Please ensure Javascript is enabled for purposes of website accessibility

Teen Court: Saving lives, a few hours at a time

Are you concerned about juvenile crime in your community? Do you wish there was something you could do that might save a young person from a life of crime? Are you a busy lawyer short on time?

 If you answered “yes” to these three questions, we have a recommendation for you. Get involved in your jurisdiction’s Teen or Youth Court, and if your jurisdiction doesn’t have one, the Maryland Association of Teen Courts can put you in touch with individuals in your county who may be starting one very soon.

 Why get involved? Because past criminal activity is the best predictor of future criminal activity and the recidivism rate for teen court offenders is very low.

 Other benefits include savings to the state of the thousands of dollars it costs to prosecute a juvenile offender, not to mention that participating in Teen Court leaves young offenders free of a juvenile record that could adversely impact their future. An added benefit for volunteers is that the time commitment is very manageable. (Information about Teen Courts will be available at the Citizenship Law-Related Education Program/Maryland Teen Court Association table at the MSBA Annual Meeting in Ocean City.)

 Teen Courts are an alternative to juvenile court for first time-teen offenders accused of misdemeanor crimes such as assault, shoplifting, vandalism, underage drinking, tobacco possession, gambling, and drug use. Teens diverted to Teen Court must accept responsibility for the crime and agree to submit to the sanctions imposed by a jury of other teens. Sanctions can include written apologies, service on a teen jury, community service, counseling, and restitution for property damage.

 There are several Teen Court models — some have teen judges, others have teen prosecutors and defense attorneys, while still others simply have a peer jury question an offender under the watchful eye of an adult volunteer judge or lawyer sitting as a judge. No matter which model is used, all programs need adult volunteers to serve as judges or coaches for the teen participants.

 Teen Court successes can be traced in part to the power of positive peer pressure. Through their questions and the sanctions they impose, teen jurors (or prosecutors) force offenders to account for their behavior and face the consequences of their criminal conduct. There’s just something different — and very powerful — about teen offenders having to answer to their peers, many of whom are wise to the ways of the streets and communities where offenders live. Volunteer judges and lawyers will tell you that the teen juries are often harder on the offenders than they would be!

 One statistic out of Baltimore City’s Teen Court tells how transformative this experience is for many teen offenders: a third of them have become Teen Court volunteers after serving their sanction! Some continue to volunteer even though they have graduated from high school.

 This is because teen court engages young people in many ways: through contact with caring volunteer lawyers and judges who teach them about the law and legal procedure; through the empowering experience of holding a peer accountable for his or her criminal conduct and the sense of responsibility that comes with enforcing the law; and through interactions with other engaged young people.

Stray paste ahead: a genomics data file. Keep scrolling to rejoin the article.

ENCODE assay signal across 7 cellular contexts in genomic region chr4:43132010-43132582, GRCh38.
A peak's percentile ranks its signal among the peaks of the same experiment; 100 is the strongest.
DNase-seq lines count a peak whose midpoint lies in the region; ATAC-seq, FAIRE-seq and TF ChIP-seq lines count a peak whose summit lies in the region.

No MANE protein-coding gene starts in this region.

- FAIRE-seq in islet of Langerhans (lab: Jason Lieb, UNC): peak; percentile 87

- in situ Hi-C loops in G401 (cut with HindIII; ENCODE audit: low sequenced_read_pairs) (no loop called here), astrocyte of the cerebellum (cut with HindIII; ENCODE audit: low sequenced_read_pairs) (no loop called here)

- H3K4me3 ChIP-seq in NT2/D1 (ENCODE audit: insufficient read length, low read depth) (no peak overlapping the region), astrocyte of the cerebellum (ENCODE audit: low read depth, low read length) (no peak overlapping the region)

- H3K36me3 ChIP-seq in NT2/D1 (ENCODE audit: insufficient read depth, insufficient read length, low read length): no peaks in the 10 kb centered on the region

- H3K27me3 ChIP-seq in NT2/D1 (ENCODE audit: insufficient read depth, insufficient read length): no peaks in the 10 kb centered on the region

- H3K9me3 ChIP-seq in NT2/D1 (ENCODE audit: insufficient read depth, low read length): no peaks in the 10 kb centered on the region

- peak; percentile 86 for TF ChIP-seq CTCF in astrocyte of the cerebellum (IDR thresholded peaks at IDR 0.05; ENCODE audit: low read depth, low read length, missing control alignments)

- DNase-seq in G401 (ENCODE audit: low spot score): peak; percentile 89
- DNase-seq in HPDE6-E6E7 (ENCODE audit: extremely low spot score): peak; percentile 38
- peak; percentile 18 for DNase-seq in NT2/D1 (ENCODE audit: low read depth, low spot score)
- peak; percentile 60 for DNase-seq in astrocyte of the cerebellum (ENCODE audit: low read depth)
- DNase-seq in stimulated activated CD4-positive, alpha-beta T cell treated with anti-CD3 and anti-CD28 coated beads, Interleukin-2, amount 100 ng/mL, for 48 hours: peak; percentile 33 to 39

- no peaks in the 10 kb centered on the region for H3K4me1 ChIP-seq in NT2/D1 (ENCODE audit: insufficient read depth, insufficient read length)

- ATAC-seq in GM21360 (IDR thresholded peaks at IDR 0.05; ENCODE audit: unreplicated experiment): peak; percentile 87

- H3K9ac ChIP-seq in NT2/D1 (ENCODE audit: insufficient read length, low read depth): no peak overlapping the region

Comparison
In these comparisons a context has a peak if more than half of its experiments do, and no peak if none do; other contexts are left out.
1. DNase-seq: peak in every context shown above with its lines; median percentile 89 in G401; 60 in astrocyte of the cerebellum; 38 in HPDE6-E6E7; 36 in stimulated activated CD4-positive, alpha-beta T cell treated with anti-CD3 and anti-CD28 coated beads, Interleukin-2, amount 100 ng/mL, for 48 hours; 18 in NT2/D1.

This hands-on experience not only teaches public speaking, leadership, advocacy and mediation skills, but also what it means to be an engaged and responsible citizen. See for yourself! For interviews with participants in Baltimore City’s Teen Court and scenes from a hearing, check out the short video that was made earlier this spring for the Law Day Conference, “Teen Courts — A Success Story for Maryland Youth,” sponsored by the Maryland State Bar Association, the Citizenship Law Related Education Program and the Maryland Teen Court Association.

 The following jurisdictions have active Teen Court programs: Baltimore City, Anne Arundel, Caroline, Charles, Kent, Montgomery, Prince George’s, Queen Anne, St. Mary’s and Talbot Counties.

 Frederick County has just started a new Teen Court; Baltimore, Washington and Howard Counties are interested in starting a program, too.

 As one young lady in the video said, “Teen Court saved my life.” For a few hours a month, you could make a difference in a young person’s life.

 To learn more or to obtain contact information for any of these Teen Court programs, stop by the Teen Court table at the MSBA annual meeting. You can also contact the Maryland Teen Court Association at or call Anne M. Shawkey, Anne Arundel County Teen Court Coordinator at 410-222-0504; Georgine M. DeBord, Teen Court/Mediation Coordinator — Montgomery County State’s Attorney’s Office at 240-777-7344; or Rick Miller, PDT/CLREP, Executive Director at 410-706-5361.

(The Editorial Advisory Board: James B. Astrachan, Dawna Cobb, Eric Easton, Dan Friedman, Jack L.B. Gohn, Glenn Grossman, Katherine Kelly Howard, Cecilia Januszkiewicz, Robert D. Kalinoski, Andrew D. Levy, M. Natalie McSherry, C. W. Michaels, Mark Scurti, Karen Rothenberg, Norman L. Smith, Donna Hill Staton, Chris West)